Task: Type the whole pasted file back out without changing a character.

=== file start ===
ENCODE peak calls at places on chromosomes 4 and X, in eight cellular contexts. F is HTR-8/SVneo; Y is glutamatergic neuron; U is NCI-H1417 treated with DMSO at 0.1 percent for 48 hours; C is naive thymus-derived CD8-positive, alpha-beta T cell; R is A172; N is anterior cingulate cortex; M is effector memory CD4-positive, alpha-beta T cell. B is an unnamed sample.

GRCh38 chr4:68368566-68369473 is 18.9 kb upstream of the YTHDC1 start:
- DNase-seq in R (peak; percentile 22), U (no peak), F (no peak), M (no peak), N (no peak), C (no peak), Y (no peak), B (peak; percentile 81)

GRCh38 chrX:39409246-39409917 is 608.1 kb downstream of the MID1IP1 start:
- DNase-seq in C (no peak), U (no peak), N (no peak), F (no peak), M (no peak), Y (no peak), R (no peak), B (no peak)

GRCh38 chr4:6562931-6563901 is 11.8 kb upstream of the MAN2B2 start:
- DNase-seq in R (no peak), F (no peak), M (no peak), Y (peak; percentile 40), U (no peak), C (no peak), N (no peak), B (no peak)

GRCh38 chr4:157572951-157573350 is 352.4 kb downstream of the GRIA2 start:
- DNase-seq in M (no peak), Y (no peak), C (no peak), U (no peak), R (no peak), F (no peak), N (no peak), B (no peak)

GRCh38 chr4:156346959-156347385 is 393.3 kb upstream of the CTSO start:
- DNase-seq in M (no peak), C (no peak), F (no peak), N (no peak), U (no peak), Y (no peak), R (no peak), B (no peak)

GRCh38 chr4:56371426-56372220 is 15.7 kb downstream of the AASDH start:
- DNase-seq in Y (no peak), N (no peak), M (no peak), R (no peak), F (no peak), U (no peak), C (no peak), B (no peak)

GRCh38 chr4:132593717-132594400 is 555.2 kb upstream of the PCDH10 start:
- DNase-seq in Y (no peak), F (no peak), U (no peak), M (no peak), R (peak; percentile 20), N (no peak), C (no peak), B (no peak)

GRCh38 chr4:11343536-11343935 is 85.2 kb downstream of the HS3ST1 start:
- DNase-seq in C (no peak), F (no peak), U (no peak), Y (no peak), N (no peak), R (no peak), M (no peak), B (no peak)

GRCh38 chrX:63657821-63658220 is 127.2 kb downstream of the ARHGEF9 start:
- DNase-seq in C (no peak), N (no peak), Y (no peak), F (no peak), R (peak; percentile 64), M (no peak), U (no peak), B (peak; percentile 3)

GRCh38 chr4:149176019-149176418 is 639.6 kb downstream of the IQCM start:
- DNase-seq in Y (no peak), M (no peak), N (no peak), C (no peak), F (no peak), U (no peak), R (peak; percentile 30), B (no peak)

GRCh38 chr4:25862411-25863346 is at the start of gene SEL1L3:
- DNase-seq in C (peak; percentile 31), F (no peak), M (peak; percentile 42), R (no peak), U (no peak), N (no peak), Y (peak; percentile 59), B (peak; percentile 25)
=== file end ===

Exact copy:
ENCODE peak calls at places on chromosomes 4 and X, in eight cellular contexts. F is HTR-8/SVneo; Y is glutamatergic neuron; U is NCI-H1417 treated with DMSO at 0.1 percent for 48 hours; C is naive thymus-derived CD8-positive, alpha-beta T cell; R is A172; N is anterior cingulate cortex; M is effector memory CD4-positive, alpha-beta T cell. B is an unnamed sample.

GRCh38 chr4:68368566-68369473 is 18.9 kb upstream of the YTHDC1 start:
- DNase-seq in R (peak; percentile 22), U (no peak), F (no peak), M (no peak), N (no peak), C (no peak), Y (no peak), B (peak; percentile 81)

GRCh38 chrX:39409246-39409917 is 608.1 kb downstream of the MID1IP1 start:
- DNase-seq in C (no peak), U (no peak), N (no peak), F (no peak), M (no peak), Y (no peak), R (no peak), B (no peak)

GRCh38 chr4:6562931-6563901 is 11.8 kb upstream of the MAN2B2 start:
- DNase-seq in R (no peak), F (no peak), M (no peak), Y (peak; percentile 40), U (no peak), C (no peak), N (no peak), B (no peak)

GRCh38 chr4:157572951-157573350 is 352.4 kb downstream of the GRIA2 start:
- DNase-seq in M (no peak), Y (no peak), C (no peak), U (no peak), R (no peak), F (no peak), N (no peak), B (no peak)

GRCh38 chr4:156346959-156347385 is 393.3 kb upstream of the CTSO start:
- DNase-seq in M (no peak), C (no peak), F (no peak), N (no peak), U (no peak), Y (no peak), R (no peak), B (no peak)

GRCh38 chr4:56371426-56372220 is 15.7 kb downstream of the AASDH start:
- DNase-seq in Y (no peak), N (no peak), M (no peak), R (no peak), F (no peak), U (no peak), C (no peak), B (no peak)

GRCh38 chr4:132593717-132594400 is 555.2 kb upstream of the PCDH10 start:
- DNase-seq in Y (no peak), F (no peak), U (no peak), M (no peak), R (peak; percentile 20), N (no peak), C (no peak), B (no peak)

GRCh38 chr4:11343536-11343935 is 85.2 kb downstream of the HS3ST1 start:
- DNase-seq in C (no peak), F (no peak), U (no peak), Y (no peak), N (no peak), R (no peak), M (no peak), B (no peak)

GRCh38 chrX:63657821-63658220 is 127.2 kb downstream of the ARHGEF9 start:
- DNase-seq in C (no peak), N (no peak), Y (no peak), F (no peak), R (peak; percentile 64), M (no peak), U (no peak), B (peak; percentile 3)

GRCh38 chr4:149176019-149176418 is 639.6 kb downstream of the IQCM start:
- DNase-seq in Y (no peak), M (no peak), N (no peak), C (no peak), F (no peak), U (no peak), R (peak; percentile 30), B (no peak)

GRCh38 chr4:25862411-25863346 is at the start of gene SEL1L3:
- DNase-seq in C (peak; percentile 31), F (no peak), M (peak; percentile 42), R (no peak), U (no peak), N (no peak), Y (peak; percentile 59), B (peak; percentile 25)